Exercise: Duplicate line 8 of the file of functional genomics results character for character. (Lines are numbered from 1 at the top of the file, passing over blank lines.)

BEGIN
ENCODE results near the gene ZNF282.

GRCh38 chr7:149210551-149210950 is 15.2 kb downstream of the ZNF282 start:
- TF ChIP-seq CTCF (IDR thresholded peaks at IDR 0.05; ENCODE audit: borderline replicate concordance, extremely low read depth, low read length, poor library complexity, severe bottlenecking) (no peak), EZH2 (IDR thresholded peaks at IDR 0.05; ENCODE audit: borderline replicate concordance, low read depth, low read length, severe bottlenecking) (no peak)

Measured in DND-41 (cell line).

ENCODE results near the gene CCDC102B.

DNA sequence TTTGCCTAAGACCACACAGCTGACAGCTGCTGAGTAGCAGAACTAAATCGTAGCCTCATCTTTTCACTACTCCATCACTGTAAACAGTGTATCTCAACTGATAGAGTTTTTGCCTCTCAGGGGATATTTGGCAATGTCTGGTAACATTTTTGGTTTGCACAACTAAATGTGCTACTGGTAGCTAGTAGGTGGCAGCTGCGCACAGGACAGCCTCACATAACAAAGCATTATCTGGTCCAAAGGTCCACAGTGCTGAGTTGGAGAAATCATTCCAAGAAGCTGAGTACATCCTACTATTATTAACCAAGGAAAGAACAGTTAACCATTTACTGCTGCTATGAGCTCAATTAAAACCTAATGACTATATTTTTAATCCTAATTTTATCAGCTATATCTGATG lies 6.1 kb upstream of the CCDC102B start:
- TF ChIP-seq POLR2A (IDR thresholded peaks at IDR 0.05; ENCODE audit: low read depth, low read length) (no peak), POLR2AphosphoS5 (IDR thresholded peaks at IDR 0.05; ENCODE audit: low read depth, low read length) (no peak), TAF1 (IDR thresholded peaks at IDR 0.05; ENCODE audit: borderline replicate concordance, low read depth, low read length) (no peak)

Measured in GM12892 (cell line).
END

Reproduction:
Measured in GM12892 (cell line).